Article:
For a member of the executive branch, this position would hold up to scrutiny. Such a politician could not simply demand that abortion clinics close or prohibit women from procuring abortions, because the rule of law is truly that important. Certainly this politician still could not personally assist a woman in procuring an abortion, and if his office required him to actively aid a woman seeking an abortion, he would be obligated to do everything in his power to avoid directly assisting with the abortion. For example, if a crowd of protestors were blocking the access to an abortion clinic, this politician would be justified in dispersing a crowd that was illegally assembling, knowing that it would let a woman then access the clinic. Certainly one of the distinctions to pay attention to here is that the law currently allows a woman to procure an abortion, but does not force any woman to get an abortion.
For a judge, it is perfectly legitimate to be a faithful Catholic and rule against laws that restrict abortions. Here the importance of following the rule of law exerts itself again. If abortion is constitutional, then any legislation that falls short of a constitutional amendment to prohibit abortion could be legitimately rejected as unconstitutional. However, a judge (I assume we’re all thinking of the fact there are six Catholics on the Supreme Court!) could look at the case in the United States, where abortion is not an enumerated right, and look for any justification to overturn Roe v Wade. I think they would obligated to look for justifications to overturn Roe v Wade, but they couldn’t just mandate it by fiat, absent good legal arguments.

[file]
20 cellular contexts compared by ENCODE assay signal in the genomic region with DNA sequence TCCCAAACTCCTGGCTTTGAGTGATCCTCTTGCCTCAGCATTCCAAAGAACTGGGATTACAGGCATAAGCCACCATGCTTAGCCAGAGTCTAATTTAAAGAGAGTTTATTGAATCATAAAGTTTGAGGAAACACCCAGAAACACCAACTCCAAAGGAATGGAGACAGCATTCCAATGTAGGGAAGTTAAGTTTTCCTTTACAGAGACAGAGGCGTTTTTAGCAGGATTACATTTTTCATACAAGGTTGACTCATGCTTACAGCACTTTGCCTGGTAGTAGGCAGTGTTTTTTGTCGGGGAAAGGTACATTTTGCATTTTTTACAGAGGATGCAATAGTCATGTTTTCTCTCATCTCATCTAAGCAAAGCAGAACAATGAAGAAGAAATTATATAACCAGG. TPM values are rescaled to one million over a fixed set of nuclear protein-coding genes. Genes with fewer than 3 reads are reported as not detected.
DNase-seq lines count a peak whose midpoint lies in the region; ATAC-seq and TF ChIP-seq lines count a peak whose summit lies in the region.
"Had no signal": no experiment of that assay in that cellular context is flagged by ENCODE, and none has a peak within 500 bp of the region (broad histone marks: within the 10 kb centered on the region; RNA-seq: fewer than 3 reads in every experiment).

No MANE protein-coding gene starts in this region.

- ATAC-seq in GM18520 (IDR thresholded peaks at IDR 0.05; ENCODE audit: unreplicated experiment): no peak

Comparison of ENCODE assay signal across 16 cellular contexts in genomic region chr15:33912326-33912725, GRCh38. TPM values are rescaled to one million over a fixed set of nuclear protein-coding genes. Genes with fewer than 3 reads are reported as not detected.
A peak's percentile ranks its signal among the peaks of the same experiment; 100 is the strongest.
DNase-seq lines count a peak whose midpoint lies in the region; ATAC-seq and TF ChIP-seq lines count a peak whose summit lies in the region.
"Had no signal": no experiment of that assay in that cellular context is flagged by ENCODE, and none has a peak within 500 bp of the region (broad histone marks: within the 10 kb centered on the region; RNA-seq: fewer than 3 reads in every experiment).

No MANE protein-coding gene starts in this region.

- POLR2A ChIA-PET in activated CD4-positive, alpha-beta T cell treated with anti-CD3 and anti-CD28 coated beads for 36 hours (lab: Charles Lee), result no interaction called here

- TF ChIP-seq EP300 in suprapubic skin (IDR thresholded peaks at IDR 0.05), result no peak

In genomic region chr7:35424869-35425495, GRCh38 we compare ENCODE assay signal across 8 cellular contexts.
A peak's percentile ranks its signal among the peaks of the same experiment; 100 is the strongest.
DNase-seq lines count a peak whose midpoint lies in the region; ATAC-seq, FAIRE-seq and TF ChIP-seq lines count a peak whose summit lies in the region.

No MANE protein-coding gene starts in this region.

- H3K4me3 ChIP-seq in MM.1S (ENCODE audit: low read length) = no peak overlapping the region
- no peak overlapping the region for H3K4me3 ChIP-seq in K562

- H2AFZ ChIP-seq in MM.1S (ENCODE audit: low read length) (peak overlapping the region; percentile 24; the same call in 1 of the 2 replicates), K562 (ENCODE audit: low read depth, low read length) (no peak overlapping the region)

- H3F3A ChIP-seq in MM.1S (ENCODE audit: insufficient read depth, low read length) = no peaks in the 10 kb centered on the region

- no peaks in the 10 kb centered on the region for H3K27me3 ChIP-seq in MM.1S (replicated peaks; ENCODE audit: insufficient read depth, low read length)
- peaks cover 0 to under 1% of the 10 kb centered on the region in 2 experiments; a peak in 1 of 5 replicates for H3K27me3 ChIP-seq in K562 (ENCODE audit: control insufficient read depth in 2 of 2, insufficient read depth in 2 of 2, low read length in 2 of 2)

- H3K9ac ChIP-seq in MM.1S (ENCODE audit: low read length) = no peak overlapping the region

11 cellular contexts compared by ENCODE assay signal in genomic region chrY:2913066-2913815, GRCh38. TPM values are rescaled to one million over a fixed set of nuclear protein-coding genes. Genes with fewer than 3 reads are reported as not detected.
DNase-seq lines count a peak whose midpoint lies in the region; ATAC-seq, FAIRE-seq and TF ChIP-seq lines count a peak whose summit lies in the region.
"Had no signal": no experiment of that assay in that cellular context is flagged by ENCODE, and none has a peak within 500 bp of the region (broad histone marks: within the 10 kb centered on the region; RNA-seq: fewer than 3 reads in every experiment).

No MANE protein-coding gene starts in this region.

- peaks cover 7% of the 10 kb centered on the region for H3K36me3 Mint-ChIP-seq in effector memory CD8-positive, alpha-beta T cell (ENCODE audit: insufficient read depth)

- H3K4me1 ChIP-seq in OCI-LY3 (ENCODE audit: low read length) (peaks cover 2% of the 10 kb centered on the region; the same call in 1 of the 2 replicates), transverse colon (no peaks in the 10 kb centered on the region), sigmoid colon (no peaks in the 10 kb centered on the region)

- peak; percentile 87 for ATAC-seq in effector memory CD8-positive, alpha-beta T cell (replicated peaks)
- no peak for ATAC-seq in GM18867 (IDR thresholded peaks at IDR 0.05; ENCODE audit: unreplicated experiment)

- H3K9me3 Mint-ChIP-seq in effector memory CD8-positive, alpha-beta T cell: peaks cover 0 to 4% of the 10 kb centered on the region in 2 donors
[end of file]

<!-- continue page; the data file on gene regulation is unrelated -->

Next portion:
What a Catholic politician could not morally do is propose legislation that offers additional protections to abortion, to expand abortion access, or in any other way directly promote abortion. This is, unfortunately, where a lot of liberal Catholic politicians run afoul of Church teaching. They not only publicly declare they would defend a woman’s right to choose, but many even say they would seek to expand access to abortion, such as by providing additional federal funds to abortion clinics, or declaring abortion to be an essential practice that would not have to shutter its doors during a pandemic.
The key principle in play here is the law of double effect. If a neutral or good action (one that in and of itself is not wrong) has several effects, and one of them is an evil effect, that action may still be permissible as long as the evil effect is not intended (even if it is foreseen). Proportionality plays a role: if the evil effect outweighs the good, then the action is not permissible. But if the good outweighs the evil, the evil can be tolerated because it was not intended.